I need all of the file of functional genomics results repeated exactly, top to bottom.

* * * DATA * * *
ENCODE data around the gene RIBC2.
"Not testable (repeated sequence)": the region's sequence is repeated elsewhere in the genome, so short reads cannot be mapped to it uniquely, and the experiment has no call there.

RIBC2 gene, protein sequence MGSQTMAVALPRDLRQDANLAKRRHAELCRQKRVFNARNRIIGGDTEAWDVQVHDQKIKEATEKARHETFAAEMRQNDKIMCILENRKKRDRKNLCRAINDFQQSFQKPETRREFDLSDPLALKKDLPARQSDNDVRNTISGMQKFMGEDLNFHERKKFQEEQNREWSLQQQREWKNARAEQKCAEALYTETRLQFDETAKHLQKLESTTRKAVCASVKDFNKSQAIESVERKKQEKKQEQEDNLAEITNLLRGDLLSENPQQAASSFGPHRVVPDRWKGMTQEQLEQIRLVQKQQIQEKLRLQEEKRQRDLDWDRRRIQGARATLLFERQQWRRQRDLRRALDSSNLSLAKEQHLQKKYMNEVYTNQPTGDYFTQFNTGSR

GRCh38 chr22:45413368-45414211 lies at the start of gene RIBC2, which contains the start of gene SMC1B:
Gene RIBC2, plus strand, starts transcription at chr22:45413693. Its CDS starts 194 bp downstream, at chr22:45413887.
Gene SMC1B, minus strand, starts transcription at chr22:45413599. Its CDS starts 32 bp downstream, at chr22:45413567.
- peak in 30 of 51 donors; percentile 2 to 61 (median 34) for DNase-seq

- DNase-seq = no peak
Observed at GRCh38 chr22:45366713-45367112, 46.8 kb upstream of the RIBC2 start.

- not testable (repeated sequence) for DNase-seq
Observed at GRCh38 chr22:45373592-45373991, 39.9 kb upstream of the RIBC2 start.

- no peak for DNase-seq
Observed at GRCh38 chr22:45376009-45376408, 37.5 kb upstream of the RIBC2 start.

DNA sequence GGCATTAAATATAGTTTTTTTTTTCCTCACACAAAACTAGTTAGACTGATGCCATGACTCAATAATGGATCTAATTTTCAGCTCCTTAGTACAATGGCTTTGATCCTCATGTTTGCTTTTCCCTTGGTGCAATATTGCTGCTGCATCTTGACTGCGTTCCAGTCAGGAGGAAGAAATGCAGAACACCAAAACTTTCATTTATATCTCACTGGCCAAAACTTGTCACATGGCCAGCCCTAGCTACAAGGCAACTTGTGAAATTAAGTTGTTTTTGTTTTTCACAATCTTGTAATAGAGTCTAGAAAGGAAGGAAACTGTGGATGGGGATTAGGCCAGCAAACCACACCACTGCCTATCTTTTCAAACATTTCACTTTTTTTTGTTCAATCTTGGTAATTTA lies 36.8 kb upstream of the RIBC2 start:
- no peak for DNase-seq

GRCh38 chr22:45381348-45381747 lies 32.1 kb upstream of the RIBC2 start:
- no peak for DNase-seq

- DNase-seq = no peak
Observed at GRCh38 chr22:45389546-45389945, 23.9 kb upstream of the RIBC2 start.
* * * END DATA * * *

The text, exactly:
ENCODE data around the gene RIBC2.
"Not testable (repeated sequence)": the region's sequence is repeated elsewhere in the genome, so short reads cannot be mapped to it uniquely, and the experiment has no call there.

RIBC2 gene, protein sequence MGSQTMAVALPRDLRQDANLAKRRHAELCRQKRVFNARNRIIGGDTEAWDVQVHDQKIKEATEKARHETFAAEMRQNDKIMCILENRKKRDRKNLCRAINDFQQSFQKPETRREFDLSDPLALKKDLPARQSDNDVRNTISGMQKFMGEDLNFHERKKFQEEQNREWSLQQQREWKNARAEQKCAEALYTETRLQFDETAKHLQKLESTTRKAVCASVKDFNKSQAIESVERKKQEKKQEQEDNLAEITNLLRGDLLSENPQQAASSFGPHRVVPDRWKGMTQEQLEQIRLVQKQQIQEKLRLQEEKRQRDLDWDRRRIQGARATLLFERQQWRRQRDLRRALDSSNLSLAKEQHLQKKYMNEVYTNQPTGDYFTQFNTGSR

GRCh38 chr22:45413368-45414211 lies at the start of gene RIBC2, which contains the start of gene SMC1B:
Gene RIBC2, plus strand, starts transcription at chr22:45413693. Its CDS starts 194 bp downstream, at chr22:45413887.
Gene SMC1B, minus strand, starts transcription at chr22:45413599. Its CDS starts 32 bp downstream, at chr22:45413567.
- peak in 30 of 51 donors; percentile 2 to 61 (median 34) for DNase-seq

- DNase-seq = no peak
Observed at GRCh38 chr22:45366713-45367112, 46.8 kb upstream of the RIBC2 start.

- not testable (repeated sequence) for DNase-seq
Observed at GRCh38 chr22:45373592-45373991, 39.9 kb upstream of the RIBC2 start.

- no peak for DNase-seq
Observed at GRCh38 chr22:45376009-45376408, 37.5 kb upstream of the RIBC2 start.

DNA sequence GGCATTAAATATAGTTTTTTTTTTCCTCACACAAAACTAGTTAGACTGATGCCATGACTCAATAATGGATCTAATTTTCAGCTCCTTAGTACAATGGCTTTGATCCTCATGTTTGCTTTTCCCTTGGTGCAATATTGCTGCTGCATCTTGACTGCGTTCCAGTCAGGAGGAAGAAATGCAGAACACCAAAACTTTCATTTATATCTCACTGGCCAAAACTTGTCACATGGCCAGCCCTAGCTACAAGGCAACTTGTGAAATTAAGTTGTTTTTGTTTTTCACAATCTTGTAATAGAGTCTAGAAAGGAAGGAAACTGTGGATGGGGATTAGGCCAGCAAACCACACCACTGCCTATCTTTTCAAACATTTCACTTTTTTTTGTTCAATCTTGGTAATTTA lies 36.8 kb upstream of the RIBC2 start:
- no peak for DNase-seq

GRCh38 chr22:45381348-45381747 lies 32.1 kb upstream of the RIBC2 start:
- no peak for DNase-seq

- DNase-seq = no peak
Observed at GRCh38 chr22:45389546-45389945, 23.9 kb upstream of the RIBC2 start.